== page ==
The new union members have come from companies including those in the Bole Lemi Industrial Park

The new union members have come from companies including those in the Bole Lemi Industrial Park

A recruitment drive in Ethiopia's garment and textile industrial parks has increased union membership by almost 14,000 workers.

The 13,922 workers – of whom 9,802 were women – have come from 27 companies in the Bole Lemi Industrial Park in the capital, Addis Ababa, as well as Dukem and Kombolcha in the North East.

Ethiopia's industrial parks have been set up by the federal government's five-year Growth and Transformation Plans to promote industrialisation through light manufacturing.

Three industrial parks have been opened. According to the Industrial Parks Development Corporation, when fully operational, they will employ 35,000 and 84,000 respectively and one will only cater for the garment and textile industries and its value chain.

There are plans to set up over 12 industrial parks across the country, and to promote the growing of cotton so that factories can get their raw materials locally. A 700km electric railway line to link to the port of Djibouti is being built to export goods faster.

Global brands buying from Ethiopia include H&M, Tchibo and PVH. Other buyers are from Bangladesh, China and India. Ethiopia is also a beneficiary of the African Growth and Opportunity Act (AGOA), giving some Sub Saharan African Countries preferential trade terms when exporting to the US.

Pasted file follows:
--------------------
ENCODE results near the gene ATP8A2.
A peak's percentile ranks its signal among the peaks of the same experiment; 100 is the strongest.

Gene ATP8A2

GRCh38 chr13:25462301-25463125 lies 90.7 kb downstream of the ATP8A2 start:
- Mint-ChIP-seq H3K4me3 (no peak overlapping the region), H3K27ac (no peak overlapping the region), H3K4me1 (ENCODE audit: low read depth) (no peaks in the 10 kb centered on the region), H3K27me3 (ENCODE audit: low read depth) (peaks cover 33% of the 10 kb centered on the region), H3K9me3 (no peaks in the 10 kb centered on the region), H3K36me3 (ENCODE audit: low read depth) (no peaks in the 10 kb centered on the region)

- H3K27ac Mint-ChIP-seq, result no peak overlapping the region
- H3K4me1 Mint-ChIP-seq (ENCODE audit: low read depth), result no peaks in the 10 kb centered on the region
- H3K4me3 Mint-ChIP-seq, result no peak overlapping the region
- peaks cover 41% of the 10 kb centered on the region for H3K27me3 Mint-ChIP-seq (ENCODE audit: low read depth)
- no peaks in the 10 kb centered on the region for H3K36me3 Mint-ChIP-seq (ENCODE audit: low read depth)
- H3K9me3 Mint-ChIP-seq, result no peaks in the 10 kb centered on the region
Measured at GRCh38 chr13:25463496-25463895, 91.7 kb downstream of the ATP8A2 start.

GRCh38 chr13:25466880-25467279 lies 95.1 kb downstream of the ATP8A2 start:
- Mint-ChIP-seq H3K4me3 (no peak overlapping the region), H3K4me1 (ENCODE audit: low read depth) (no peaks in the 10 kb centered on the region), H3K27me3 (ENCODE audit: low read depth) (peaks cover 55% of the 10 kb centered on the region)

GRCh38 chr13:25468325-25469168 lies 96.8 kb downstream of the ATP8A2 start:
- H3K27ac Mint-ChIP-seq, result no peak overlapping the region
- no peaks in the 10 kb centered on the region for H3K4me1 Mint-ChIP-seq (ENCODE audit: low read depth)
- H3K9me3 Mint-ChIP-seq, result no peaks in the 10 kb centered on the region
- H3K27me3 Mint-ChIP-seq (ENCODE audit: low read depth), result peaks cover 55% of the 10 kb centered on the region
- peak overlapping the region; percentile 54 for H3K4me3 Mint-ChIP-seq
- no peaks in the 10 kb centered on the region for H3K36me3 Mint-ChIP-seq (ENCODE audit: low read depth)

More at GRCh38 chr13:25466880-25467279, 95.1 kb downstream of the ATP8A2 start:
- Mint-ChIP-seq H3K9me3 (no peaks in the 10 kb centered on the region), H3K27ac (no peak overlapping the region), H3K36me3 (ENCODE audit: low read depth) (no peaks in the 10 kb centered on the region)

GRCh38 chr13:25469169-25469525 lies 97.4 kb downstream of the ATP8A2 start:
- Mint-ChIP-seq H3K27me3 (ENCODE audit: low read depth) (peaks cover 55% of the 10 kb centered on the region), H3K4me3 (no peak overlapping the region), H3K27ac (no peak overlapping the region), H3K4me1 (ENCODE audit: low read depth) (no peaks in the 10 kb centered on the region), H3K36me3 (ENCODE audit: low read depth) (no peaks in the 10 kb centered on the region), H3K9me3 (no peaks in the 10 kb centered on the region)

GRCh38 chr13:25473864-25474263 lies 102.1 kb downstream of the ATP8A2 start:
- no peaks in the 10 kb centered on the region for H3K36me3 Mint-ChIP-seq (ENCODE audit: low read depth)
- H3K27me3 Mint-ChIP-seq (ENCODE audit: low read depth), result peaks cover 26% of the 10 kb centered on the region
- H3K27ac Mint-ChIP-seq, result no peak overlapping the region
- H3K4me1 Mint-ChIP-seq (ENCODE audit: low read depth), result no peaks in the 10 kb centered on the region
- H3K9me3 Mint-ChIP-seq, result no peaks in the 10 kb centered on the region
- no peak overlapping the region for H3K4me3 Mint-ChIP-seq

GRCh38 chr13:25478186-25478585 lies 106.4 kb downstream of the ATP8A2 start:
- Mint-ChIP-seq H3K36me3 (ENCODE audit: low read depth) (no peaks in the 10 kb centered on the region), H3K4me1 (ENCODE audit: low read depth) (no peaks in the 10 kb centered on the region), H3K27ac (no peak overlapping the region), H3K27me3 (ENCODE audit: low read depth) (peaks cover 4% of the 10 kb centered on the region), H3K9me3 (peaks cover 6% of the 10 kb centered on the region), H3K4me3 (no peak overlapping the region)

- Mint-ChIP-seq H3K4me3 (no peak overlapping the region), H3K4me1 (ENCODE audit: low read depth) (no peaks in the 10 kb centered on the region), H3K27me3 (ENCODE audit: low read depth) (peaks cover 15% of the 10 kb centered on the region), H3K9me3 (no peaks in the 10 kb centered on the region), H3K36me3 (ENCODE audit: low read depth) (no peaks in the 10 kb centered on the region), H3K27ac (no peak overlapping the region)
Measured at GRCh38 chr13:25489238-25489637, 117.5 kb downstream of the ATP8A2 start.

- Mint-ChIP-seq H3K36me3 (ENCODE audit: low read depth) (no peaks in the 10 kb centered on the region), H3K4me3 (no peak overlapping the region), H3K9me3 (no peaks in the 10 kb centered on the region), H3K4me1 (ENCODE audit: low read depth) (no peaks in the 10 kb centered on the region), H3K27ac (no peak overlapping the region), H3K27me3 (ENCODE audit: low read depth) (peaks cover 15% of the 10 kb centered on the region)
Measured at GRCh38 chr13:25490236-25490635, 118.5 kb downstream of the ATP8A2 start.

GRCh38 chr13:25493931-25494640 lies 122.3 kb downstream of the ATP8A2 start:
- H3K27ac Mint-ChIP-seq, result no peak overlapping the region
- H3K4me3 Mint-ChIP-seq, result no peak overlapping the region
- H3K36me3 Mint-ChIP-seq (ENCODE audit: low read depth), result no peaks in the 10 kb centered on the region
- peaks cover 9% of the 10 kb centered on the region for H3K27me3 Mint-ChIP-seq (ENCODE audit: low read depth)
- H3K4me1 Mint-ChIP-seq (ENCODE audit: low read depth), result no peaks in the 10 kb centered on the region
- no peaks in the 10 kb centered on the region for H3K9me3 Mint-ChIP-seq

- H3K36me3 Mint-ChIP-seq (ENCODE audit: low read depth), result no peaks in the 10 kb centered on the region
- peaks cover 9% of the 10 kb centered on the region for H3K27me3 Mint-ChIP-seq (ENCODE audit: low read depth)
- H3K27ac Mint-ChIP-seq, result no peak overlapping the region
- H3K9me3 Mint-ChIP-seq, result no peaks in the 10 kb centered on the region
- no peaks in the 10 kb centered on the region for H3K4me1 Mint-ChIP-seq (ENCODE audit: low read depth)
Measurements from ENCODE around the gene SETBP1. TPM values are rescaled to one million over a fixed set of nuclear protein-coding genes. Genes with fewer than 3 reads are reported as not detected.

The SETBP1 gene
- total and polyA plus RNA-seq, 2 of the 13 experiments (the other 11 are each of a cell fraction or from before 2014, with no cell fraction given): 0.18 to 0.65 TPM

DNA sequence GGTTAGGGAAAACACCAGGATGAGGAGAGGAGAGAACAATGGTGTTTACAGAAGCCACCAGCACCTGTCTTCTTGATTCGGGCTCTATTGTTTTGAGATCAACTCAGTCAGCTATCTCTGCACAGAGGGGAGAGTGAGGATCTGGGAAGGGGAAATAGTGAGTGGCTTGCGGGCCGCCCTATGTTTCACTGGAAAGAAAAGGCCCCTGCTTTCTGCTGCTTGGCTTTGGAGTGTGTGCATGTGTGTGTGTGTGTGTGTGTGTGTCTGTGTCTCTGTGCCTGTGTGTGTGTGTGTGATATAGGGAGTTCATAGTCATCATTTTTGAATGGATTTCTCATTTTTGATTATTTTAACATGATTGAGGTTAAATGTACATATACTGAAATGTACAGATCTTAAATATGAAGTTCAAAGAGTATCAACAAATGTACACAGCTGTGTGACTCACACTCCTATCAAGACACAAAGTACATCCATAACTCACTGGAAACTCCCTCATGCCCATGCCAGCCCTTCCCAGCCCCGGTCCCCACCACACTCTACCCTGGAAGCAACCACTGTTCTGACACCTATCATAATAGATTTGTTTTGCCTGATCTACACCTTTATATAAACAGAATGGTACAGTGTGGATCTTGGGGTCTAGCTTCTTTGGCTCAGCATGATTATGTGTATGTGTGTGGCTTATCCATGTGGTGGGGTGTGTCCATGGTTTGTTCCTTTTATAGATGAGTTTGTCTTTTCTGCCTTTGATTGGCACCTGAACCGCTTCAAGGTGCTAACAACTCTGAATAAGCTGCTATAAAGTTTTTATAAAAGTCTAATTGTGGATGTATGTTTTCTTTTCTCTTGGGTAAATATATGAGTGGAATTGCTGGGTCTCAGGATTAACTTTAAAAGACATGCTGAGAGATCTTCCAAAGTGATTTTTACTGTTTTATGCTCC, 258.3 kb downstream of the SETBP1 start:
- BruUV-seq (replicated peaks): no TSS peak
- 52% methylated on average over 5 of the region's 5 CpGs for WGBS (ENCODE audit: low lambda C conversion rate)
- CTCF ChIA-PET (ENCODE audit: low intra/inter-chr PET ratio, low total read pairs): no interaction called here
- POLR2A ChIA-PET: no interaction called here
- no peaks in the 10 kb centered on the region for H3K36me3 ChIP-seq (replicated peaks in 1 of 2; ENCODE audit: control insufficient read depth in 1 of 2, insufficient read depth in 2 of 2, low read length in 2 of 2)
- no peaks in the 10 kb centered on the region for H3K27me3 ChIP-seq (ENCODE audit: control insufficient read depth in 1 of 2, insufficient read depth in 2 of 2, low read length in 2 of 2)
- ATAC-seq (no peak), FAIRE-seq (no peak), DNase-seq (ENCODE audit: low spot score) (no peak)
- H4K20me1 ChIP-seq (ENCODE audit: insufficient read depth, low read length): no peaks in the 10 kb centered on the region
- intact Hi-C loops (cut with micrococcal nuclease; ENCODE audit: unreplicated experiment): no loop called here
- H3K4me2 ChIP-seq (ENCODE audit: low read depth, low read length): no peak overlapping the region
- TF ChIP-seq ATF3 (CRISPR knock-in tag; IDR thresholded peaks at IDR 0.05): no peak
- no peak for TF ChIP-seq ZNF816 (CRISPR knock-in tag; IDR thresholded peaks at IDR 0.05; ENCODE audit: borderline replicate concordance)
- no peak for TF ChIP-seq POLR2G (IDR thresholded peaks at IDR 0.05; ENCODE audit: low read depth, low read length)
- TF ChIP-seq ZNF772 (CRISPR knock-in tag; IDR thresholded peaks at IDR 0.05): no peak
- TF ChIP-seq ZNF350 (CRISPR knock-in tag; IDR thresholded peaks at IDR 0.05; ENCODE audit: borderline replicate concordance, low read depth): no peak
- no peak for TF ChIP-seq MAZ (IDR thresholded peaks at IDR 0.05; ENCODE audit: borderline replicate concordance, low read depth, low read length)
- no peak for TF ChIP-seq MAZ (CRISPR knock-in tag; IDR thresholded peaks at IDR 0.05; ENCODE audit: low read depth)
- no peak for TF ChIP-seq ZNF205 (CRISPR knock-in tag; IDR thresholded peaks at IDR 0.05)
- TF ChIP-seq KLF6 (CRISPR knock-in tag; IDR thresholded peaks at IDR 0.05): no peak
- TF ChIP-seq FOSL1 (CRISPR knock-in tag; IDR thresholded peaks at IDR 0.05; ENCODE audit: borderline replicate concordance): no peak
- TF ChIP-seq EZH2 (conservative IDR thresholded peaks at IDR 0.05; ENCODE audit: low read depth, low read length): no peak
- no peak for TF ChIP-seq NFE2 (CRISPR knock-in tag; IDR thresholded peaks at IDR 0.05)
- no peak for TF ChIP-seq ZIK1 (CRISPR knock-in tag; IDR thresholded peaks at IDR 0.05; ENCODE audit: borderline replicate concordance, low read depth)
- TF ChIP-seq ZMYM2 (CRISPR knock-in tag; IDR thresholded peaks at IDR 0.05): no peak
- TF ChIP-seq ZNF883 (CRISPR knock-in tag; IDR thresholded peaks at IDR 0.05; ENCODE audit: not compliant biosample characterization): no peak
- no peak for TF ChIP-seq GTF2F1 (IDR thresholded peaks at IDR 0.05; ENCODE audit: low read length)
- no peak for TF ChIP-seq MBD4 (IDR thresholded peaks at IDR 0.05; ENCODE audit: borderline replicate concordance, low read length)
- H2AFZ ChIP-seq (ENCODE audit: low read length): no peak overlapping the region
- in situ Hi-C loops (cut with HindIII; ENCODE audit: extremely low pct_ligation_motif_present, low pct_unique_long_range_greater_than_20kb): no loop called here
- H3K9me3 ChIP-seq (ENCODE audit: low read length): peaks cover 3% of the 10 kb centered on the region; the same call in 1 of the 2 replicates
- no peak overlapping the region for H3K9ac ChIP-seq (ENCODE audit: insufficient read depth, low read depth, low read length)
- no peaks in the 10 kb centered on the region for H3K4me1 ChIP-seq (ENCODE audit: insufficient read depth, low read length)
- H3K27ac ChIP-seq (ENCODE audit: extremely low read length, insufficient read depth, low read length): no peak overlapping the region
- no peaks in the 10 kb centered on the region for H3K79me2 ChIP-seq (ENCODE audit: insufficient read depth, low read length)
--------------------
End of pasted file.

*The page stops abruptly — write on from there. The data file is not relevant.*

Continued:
While unions welcome the industrial parks and the investments in the garment and textile sector, they are concerned that wages are low and not enough to meet basic needs.

Entry-level wages average around US$40 in Ethiopia, compared to US$68 in Bangladesh and US$500 in China. According to the Ethiopian Investment Commission the country has amongst the lowest minimum wages in Africa, and over 50m potential young workers below the age of 24.

Further, unions want workers' rights to be protected and for factories to be safe. Employers are also urged not to withhold dues that belonged to unions.

"The federation is working hard to ensure that the country's constitution, and ILO Conventions 87 and 98 on the right to organise and collective bargaining are respected. We want workers' rights and benefits to be protected," says Mesfin Adenew, president of IndustriAll affiliate the Industrial Federation of Ethiopian Textile, Leather and Garment Workers Trade Unions (IFETLGWU).

The recruitment drive was supported by the Confederation of Ethiopian Trade Unions, FNV Mondiall, ILO, IndustriAll, and Solidaridad.